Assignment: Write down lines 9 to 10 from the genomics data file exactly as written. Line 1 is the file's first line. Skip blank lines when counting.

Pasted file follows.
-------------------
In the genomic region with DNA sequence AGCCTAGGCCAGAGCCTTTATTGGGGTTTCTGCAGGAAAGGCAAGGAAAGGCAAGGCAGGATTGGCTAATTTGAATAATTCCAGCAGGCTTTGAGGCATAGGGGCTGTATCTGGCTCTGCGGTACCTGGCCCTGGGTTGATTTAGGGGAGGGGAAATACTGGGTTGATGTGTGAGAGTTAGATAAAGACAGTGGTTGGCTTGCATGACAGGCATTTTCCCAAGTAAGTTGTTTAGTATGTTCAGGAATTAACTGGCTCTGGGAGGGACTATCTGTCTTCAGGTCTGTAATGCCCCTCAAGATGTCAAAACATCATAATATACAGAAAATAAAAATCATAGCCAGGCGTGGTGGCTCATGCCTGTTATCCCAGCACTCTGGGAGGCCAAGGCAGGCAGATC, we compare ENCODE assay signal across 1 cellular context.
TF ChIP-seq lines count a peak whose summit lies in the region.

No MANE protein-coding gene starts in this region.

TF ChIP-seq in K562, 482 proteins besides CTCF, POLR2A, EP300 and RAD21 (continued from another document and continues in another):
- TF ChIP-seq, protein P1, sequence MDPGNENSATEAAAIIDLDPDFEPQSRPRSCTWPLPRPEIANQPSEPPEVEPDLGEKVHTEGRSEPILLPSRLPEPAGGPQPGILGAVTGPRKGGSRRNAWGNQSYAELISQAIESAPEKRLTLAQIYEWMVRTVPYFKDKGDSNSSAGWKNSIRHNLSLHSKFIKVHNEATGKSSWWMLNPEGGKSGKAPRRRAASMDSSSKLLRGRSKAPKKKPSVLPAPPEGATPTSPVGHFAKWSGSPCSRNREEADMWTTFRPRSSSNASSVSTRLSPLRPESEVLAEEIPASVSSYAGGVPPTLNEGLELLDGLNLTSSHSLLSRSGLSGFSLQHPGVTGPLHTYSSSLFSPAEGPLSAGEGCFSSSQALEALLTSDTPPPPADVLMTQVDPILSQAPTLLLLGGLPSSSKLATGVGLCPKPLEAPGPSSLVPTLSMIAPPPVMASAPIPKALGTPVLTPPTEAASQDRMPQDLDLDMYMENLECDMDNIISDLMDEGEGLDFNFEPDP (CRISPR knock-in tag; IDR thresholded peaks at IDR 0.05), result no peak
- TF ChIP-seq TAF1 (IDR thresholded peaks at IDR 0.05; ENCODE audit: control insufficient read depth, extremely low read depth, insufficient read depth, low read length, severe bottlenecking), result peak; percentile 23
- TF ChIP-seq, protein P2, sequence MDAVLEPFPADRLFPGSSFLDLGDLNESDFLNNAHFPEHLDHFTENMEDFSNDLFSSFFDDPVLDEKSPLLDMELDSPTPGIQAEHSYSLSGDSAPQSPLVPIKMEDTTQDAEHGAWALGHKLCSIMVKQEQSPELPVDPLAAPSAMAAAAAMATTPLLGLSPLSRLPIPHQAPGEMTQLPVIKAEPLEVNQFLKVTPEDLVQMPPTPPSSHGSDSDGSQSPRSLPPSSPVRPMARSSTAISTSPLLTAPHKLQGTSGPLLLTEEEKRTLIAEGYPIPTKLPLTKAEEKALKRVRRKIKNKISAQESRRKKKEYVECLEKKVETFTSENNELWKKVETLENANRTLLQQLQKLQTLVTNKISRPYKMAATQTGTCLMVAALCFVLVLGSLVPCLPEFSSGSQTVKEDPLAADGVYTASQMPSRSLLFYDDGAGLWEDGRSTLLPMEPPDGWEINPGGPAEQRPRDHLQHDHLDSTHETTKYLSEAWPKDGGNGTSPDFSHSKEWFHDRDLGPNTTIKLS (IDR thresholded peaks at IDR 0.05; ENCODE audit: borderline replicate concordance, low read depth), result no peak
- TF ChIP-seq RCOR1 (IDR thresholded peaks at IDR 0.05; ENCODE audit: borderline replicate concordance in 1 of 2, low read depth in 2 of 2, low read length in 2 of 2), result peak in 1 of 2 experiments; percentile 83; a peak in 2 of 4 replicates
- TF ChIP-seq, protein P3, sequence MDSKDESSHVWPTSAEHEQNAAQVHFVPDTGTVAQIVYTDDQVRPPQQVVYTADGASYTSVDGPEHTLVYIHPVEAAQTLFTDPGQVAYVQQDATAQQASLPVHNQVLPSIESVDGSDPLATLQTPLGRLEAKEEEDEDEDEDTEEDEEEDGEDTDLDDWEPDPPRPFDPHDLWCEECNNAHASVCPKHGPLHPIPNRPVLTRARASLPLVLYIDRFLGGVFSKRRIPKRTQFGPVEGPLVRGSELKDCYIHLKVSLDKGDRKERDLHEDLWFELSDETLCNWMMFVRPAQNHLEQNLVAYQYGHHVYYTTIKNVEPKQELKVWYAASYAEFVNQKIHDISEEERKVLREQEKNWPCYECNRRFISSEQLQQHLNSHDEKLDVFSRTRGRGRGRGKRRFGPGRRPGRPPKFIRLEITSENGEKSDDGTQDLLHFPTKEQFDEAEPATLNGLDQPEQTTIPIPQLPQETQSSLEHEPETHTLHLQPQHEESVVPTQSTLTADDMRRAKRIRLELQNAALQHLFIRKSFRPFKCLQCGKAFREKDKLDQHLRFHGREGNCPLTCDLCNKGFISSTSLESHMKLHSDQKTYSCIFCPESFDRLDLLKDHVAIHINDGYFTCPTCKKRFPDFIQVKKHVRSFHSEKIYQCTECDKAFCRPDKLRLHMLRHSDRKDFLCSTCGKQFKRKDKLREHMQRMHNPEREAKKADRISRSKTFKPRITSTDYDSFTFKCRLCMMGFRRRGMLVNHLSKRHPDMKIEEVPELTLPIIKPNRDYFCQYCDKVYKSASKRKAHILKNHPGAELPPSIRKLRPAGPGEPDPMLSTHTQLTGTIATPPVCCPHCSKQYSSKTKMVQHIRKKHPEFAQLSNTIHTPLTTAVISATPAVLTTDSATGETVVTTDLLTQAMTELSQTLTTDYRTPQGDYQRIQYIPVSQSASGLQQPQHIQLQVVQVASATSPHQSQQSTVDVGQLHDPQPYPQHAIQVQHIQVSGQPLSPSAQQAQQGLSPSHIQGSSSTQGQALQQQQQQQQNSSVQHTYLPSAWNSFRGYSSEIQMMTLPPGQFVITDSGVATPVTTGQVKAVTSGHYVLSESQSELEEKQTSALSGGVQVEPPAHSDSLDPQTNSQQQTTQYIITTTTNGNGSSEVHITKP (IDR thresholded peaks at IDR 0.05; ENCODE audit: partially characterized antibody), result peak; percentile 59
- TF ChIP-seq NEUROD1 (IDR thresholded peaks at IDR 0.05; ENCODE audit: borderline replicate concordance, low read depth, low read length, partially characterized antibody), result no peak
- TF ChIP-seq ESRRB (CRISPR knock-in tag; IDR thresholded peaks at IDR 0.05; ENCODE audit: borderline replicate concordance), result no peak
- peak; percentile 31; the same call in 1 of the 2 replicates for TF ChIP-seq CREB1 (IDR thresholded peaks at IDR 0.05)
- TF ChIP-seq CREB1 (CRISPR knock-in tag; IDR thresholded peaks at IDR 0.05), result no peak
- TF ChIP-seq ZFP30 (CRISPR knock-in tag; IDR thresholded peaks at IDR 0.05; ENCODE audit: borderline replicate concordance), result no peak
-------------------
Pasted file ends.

- TF ChIP-seq, protein P3, sequence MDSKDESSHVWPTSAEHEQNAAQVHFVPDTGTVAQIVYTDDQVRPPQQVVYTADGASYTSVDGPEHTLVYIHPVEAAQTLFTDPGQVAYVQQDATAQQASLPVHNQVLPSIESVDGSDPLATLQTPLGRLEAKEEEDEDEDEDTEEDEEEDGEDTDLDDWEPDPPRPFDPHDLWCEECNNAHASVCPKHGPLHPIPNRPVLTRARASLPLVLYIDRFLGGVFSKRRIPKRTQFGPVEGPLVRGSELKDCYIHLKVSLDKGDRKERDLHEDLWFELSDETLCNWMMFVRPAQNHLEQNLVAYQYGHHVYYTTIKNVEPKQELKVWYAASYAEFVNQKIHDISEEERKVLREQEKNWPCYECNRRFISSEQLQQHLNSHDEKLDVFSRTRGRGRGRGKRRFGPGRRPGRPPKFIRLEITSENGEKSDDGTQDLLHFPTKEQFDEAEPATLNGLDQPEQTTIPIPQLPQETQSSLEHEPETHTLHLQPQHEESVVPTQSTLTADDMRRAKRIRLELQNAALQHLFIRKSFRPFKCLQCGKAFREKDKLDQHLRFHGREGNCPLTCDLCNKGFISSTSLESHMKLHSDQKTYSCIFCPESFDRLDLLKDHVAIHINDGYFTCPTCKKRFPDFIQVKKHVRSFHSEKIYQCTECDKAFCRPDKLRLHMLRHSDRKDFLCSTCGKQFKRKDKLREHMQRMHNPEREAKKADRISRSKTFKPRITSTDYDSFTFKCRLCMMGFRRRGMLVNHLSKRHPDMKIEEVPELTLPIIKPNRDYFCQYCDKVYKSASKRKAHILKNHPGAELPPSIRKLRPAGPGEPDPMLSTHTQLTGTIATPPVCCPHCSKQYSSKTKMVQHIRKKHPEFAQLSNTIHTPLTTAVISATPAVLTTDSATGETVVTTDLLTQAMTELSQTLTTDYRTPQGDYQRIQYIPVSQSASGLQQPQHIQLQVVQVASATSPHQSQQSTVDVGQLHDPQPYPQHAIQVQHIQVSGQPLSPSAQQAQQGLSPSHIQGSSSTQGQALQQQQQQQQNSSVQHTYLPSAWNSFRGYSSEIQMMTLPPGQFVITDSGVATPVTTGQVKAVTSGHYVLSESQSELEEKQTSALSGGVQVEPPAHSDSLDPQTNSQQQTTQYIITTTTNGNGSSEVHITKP (IDR thresholded peaks at IDR 0.05; ENCODE audit: partially characterized antibody), result peak; percentile 59
- TF ChIP-seq NEUROD1 (IDR thresholded peaks at IDR 0.05; ENCODE audit: borderline replicate concordance, low read depth, low read length, partially characterized antibody), result no peak